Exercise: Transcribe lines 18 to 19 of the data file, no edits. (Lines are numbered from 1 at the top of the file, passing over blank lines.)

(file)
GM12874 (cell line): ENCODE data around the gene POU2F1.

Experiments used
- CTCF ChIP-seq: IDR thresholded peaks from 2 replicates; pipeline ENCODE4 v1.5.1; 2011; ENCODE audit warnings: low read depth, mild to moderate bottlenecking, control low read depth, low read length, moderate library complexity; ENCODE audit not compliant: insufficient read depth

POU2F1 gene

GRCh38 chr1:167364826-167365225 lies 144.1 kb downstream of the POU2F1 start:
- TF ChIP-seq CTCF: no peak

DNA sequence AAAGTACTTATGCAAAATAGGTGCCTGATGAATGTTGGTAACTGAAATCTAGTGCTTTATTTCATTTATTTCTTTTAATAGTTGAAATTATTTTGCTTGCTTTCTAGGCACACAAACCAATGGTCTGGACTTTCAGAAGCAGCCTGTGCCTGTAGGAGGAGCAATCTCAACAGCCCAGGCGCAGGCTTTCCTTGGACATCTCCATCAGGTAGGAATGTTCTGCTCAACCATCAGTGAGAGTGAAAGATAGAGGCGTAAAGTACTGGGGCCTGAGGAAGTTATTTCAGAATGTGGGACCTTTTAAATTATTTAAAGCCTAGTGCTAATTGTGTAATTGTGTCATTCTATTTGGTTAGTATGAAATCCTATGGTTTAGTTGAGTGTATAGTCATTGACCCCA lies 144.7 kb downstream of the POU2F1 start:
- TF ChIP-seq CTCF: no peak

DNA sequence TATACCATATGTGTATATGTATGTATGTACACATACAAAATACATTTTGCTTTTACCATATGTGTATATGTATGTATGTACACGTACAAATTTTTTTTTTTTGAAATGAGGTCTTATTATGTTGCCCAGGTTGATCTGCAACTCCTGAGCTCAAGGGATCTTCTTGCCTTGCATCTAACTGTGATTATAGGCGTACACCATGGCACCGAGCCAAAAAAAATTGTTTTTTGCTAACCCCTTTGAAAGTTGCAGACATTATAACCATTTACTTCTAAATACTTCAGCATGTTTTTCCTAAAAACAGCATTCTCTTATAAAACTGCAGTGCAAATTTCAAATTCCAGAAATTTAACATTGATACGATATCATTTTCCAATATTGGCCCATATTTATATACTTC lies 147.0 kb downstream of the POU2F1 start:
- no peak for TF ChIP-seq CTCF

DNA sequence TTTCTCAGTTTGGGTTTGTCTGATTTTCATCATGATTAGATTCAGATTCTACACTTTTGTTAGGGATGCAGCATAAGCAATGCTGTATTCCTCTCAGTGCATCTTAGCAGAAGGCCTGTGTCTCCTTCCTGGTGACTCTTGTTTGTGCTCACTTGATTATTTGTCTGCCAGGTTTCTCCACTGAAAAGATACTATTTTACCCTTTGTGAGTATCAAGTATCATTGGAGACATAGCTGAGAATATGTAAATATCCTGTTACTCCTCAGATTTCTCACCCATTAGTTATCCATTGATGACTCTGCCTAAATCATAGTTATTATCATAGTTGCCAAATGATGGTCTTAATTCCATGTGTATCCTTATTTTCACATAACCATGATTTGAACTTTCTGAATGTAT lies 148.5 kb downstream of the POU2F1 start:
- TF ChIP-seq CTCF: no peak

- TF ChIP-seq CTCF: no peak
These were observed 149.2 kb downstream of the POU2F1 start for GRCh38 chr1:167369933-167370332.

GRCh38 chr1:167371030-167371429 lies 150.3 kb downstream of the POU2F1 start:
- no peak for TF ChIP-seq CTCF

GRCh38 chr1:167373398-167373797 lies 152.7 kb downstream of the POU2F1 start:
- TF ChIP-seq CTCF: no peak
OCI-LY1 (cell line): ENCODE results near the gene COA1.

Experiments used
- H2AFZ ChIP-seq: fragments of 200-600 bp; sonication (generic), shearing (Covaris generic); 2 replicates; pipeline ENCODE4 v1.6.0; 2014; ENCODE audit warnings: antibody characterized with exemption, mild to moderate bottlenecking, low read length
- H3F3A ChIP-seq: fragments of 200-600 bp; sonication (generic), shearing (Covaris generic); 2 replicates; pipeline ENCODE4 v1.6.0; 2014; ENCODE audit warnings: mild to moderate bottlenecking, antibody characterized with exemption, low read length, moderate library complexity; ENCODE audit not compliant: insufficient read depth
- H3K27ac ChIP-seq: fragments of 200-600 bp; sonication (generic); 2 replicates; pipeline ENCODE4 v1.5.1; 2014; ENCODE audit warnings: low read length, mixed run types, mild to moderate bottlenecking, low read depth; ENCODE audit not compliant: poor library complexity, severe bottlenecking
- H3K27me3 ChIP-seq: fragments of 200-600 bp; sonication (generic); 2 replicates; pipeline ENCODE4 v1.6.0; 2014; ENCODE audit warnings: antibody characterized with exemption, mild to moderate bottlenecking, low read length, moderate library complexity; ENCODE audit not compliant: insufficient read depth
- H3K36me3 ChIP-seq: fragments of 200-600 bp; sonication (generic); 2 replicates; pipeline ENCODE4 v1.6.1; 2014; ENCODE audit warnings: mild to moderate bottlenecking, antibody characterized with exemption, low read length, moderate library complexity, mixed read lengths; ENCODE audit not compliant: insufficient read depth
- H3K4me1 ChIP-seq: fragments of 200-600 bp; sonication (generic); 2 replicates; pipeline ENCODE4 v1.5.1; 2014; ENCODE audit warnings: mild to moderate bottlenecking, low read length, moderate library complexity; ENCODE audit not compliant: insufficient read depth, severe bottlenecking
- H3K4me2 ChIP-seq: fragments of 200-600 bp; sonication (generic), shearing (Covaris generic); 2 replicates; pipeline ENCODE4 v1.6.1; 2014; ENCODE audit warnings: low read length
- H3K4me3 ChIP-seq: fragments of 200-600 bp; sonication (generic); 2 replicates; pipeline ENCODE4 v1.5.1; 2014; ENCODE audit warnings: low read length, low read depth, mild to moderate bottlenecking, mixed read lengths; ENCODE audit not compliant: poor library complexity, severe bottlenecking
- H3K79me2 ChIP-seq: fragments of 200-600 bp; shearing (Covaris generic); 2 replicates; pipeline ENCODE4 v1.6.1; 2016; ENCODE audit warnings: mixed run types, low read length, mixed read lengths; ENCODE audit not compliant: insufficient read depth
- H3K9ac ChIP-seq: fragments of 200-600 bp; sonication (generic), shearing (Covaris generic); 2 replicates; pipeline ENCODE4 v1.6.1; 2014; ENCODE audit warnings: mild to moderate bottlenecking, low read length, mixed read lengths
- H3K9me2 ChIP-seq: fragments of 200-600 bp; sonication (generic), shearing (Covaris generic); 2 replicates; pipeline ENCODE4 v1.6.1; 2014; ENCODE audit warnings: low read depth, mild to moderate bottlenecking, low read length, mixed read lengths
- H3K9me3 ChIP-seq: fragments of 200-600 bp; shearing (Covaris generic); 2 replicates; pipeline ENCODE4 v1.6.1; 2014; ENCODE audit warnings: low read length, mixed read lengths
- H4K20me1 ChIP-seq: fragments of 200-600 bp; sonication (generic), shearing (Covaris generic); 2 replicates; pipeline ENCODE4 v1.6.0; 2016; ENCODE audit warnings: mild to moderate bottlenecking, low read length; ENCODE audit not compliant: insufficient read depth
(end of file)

- TF ChIP-seq CTCF: no peak
OCI-LY1 (cell line): ENCODE results near the gene COA1.